As a result, the number of people seeking medical care for flu-like symptoms at West Virginia medical facilities is on the rise.

Shannon McBee is an epidemiologist and the influenza coordinator for the West Virginia Bureau for Public Health.

AP

  A federal report says West Virginia public health officials weren't trained to respond to a January chemical spill along the Elk River.

The U.S. Centers for Disease Control and Prevention says the state Bureau for Public Health had no epidemiologists trained specifically to deal with chemical or natural disasters. Instead, those who focus on infectious diseases led the bureau's response to the spill Jan. 9 spill at Freedom Industries.

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State health officials say they've confirmed West Virginia's first case of a nasty mosquito-borne virus.

  The West Virginia Department of Health and Human Resources Bureau for Public Health says the case involved a person who traveled from western West Virginia to Haiti and became symptomatic when the person returned.

The Bureau for Public Health says it has sent letters to health departments and health care providers advising providers of the confirmed case along with clinical information and prevention messaging.   

Freedom Industries
AP

With little known about the chemical compound MCHM, public health was—and remains—the focus of January’s spill of MCHM by Freedom Industries into the Elk River. Dr. Rahul Gupta of the Kanawha Charleston Health Department and other public health officials gathered Tuesday for an online presentation hosted by the National Association of County and City Health Officials to detail past and on-going efforts.

Gupta began his portion of the webinar to outline the timeline of the spill before moving on to data collected on the event. He said a recent survey shows that, while some residents were using the water to do laundry or for other purposes, many of those affected weren’t drinking the water at the beginning of March.

Aaron Payne / West Virginia Public Broadcasting

State health officials are seeking patient data from physicians who might have treated people affected by the Jan. 9 chemical spill.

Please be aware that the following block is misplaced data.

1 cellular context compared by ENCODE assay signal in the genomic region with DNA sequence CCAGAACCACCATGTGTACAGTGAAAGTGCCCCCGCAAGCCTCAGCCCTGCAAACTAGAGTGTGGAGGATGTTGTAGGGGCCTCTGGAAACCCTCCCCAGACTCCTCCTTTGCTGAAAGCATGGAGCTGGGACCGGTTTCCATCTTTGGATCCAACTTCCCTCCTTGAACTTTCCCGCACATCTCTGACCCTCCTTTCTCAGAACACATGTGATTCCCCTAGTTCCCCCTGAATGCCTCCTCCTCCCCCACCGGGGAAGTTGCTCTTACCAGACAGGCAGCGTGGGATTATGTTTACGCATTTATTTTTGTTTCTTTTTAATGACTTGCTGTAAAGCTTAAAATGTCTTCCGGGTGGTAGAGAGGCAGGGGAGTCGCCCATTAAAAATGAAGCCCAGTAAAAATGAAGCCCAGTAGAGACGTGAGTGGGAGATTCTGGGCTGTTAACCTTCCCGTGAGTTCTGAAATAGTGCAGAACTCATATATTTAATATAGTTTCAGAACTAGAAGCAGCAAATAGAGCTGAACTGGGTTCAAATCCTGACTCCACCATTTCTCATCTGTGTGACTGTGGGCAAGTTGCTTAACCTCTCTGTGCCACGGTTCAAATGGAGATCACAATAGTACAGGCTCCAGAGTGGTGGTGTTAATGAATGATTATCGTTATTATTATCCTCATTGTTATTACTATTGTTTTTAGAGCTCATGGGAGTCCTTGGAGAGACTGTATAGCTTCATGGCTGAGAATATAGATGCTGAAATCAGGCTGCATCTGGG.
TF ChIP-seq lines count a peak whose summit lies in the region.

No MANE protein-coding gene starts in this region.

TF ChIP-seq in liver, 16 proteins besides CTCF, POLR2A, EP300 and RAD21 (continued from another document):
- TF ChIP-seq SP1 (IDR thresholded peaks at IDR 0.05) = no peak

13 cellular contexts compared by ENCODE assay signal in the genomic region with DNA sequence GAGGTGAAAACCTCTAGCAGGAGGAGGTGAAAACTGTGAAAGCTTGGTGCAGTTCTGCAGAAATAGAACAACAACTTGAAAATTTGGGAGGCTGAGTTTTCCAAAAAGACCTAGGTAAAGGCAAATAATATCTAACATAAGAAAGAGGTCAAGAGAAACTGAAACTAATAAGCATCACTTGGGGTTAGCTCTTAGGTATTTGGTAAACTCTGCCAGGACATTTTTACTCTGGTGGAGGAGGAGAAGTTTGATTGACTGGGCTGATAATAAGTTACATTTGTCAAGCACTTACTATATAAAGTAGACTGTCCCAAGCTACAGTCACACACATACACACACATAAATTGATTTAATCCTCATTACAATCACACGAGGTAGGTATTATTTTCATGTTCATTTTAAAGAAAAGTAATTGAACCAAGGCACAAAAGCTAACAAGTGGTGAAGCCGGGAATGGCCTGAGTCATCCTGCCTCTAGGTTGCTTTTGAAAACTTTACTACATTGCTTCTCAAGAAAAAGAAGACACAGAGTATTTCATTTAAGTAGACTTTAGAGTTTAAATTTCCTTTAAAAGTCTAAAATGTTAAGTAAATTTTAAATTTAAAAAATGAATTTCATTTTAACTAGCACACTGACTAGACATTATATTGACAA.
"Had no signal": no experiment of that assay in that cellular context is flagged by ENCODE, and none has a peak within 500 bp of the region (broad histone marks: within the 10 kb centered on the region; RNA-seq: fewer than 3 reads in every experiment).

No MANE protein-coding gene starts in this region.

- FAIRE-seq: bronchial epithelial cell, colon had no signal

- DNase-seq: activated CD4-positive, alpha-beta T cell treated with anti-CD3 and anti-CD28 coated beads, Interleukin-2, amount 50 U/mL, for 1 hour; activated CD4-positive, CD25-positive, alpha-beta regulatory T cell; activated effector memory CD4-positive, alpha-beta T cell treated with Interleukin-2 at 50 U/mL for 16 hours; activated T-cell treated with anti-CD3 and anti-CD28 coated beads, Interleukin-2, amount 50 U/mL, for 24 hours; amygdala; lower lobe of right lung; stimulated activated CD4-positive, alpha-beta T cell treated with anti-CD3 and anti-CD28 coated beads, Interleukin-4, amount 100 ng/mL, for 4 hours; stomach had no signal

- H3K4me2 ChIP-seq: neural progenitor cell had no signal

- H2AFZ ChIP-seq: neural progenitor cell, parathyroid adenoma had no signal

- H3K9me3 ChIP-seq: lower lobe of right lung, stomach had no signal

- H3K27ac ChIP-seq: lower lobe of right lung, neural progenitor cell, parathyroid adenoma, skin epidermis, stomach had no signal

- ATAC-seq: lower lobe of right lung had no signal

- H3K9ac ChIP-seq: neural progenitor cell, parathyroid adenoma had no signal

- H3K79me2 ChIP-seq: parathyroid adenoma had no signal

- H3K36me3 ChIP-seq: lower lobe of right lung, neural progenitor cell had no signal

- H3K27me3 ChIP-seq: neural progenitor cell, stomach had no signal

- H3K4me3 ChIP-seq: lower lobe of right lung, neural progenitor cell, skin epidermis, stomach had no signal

The Charleston spill contaminated 300,000 people's tap water in nine counties.

The House passes a bill known as the Pregnant Workers' Fairness Act--but not without fierce debate over an amendment that sought to include "fetus" in the bill's language, The Joint Legislative Oversight Commission on State Water Resources hears from Kanawha-Charleston Health Depart chief Dr. Rahul Gupta and the state Bureau for Public Health's Dr. Letitia Tierney. Also, Gov. Earl Ray Tomblin provides an update on the chemical spill and water crisis with officials from the CDC and EPA.

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Officials from the Bureau for Public Health and West Virginia American Water released separate statements regarding Dr. Scott Simonton's testimony Wednesday to Joint Legislative Oversight Commission on State Water Resources, calling his remarks on the discovery of formaldehyde in the water of a Charleston restaurant "unfounded", "misleading", and "irresponsible."

CDC / Dr. Erskine Palmer / wikimedia Commons

Flu activity is widespread in West Virginia and a state epidemiologist says this year's season could be severe.
 
     Widespread activity means increases in flu-related outpatient visits, lab-confirmed flu cases and incidents of influenza outbreaks have been reported in at least half of the state's eight surveillance regions.
 

The West Virginia Department of Health and Human Resources, based on a letter sent to Secretary Karen Bowling from the CDC, is advising pregnant women in the West Virginia American Water service area affected by last week's chemical spill in the Elk River to drink bottled water.

A news release says the Health Department consulted with the Centers for Disease Control and Prevention and the CDC recommends pregnant women continue drinking bottled water until there are no longer detectable levels of the chemical in the water distribution system.